I'm surprised by how many "rotary sailors" have appeared recently! When I started my project I thought I was unique. But I guess its an old idea that has frequently been revived.
    I'm in the process of preparing short videos that will appear on youtube. They are of my model tests and my "fullsize" version. Most of my work on "Rotary Sailing was more than ten years ago. My system has been patented.
    Richard asks what was the boatspeed in different windspeeds. I don't have exact figures for that. Bear in mind the natural windspeed is not constant as most people think - it varies by 50 percent all the time. "What speed will it do in what windspeed" is a question often asked about wind turbine boats. It puzzles me that no-one ever asks that question in relation to normal sailboats!
    The boat "Thrippence" looks an interesting experiment with good results that I had not seen before. I would love to hear more details of Richard Miller's new boat.
     
  11. rwatson
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    rwatson Senior Member

    The patent process

    Well done. It appears you have successfully established the patent then, since October last year

    Could you quote the Patent number for us so we can check out the features.

    I await more info with interest.
     
    Last edited: Feb 3, 2008
  12. Windmaster
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    Windmaster Senior Member

    I have just posted a video of one of my models on Youtube.
    Its at http://www.youtube.com/v/OlqLHRE8ReQ - I was disappointed it lost some quality during the upload. But I think you can still see what it's all about.
     
  13. Lin Olen
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    Lin Olen Junior Member

    On Rotary Sails... Jim Bates built Te Whaka as suggested by me in patent disclosure. The reason that the rotating sail and rotating keel are so big is because I thought losses due to inefficiency would be high. This is not so, Small variable pitch propellors and standard marine props work very well. I have a photo of my Trailer-Tri under Rotary Sails. I spoke to Jim Bates but he did not believe that I provided the information that he worked with. The powers that be sabotaged Jim's boat. He said he was going to build a catamaran version but I have not seen it. When I applied for a patent in 1974 a patent search failed to find any rotary sails or wind turbines as a form of propulsion, but they sure have proliferated sine 1974. None of the plagiarised copies have worked better than Jims first boat. I seem to be the only inventor that has developed my design to a much highe potential. Look up all my posts on the forum. National Geographic interviewed me over a cup of coffee and milked my brains, then publishe my drawing made up by Havillah Hawkins of Camden, saying that he would not patent his invention, but Havilla's principles were of a much higher standard than those of the NG correspondent. Cheers, Lin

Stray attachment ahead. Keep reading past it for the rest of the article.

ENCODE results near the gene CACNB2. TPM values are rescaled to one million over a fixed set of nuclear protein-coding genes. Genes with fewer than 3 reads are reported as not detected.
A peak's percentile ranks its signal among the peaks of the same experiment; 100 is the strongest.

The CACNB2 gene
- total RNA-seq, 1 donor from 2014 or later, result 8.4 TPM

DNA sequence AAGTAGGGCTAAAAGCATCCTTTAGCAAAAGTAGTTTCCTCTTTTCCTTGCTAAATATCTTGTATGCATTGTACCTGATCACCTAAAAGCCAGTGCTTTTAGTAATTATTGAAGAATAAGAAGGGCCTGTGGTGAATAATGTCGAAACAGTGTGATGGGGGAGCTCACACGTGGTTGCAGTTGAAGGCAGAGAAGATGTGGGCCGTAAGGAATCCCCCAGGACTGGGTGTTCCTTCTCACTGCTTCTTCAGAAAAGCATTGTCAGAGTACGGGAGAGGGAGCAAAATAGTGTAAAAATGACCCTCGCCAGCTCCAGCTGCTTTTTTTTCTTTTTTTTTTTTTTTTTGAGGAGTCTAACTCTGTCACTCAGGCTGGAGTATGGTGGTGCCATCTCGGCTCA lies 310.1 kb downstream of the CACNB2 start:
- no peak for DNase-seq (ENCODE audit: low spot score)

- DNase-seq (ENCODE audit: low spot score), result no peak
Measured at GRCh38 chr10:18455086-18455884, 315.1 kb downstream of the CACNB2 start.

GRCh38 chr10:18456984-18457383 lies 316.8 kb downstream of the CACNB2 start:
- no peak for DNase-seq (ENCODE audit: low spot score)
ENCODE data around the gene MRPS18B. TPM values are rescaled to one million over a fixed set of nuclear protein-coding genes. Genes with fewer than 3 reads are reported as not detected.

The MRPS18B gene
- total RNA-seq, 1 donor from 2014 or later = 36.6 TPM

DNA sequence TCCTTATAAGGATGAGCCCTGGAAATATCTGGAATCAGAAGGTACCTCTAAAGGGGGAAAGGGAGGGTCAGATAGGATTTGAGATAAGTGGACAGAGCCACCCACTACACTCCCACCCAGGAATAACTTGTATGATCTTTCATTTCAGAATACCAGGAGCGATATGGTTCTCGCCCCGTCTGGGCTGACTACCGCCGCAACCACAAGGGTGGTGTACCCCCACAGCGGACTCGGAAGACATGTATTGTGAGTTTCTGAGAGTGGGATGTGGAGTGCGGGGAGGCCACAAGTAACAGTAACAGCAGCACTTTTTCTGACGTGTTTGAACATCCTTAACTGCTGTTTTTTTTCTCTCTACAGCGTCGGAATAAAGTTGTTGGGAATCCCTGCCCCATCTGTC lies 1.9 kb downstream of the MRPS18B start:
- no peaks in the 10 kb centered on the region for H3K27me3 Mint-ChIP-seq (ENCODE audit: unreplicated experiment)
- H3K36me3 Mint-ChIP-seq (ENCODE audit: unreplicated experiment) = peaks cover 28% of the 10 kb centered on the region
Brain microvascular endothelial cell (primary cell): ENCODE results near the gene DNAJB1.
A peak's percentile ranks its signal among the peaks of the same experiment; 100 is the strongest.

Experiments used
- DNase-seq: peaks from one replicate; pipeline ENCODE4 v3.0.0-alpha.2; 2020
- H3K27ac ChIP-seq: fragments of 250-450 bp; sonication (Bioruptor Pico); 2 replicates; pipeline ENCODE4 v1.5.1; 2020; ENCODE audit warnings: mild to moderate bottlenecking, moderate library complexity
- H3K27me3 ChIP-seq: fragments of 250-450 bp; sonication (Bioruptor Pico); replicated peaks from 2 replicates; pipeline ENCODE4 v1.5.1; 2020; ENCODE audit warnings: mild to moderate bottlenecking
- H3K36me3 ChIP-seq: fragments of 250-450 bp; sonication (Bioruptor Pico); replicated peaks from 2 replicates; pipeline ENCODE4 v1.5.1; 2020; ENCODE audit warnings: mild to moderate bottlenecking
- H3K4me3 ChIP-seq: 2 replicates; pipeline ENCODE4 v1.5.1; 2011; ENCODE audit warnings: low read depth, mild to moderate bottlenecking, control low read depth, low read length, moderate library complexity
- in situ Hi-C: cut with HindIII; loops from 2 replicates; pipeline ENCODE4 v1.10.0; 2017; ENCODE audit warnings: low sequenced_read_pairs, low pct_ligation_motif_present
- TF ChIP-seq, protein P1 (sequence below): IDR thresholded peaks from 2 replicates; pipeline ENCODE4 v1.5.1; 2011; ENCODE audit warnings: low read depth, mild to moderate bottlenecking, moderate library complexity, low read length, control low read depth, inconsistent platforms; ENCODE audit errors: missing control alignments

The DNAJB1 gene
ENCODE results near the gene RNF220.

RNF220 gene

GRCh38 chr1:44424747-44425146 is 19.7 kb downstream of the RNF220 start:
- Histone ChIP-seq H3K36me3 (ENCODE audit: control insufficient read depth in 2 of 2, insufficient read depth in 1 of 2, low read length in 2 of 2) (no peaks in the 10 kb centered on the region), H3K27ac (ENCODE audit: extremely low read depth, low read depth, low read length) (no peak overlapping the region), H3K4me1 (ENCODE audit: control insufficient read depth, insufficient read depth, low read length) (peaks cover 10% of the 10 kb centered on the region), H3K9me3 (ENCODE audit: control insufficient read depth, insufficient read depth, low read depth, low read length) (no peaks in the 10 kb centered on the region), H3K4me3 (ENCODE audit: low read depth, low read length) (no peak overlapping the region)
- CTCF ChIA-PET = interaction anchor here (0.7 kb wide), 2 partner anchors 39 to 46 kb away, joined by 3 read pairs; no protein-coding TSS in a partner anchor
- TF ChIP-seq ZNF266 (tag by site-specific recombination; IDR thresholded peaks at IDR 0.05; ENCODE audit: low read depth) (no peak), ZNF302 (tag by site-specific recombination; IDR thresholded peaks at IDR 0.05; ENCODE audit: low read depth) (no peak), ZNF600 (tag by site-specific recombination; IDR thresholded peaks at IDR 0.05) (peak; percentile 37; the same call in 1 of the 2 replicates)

14. rwatson
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    rwatson Senior Member

    Is it me, or there is not a lot of logic in these two statements.

    And could you explain
    :The powers that be sabotaged Jims boat" please
     

  15. rwatson
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    rwatson Senior Member


    The blades on this RC model on You Yube seem to be spinning quite fast - whats the story?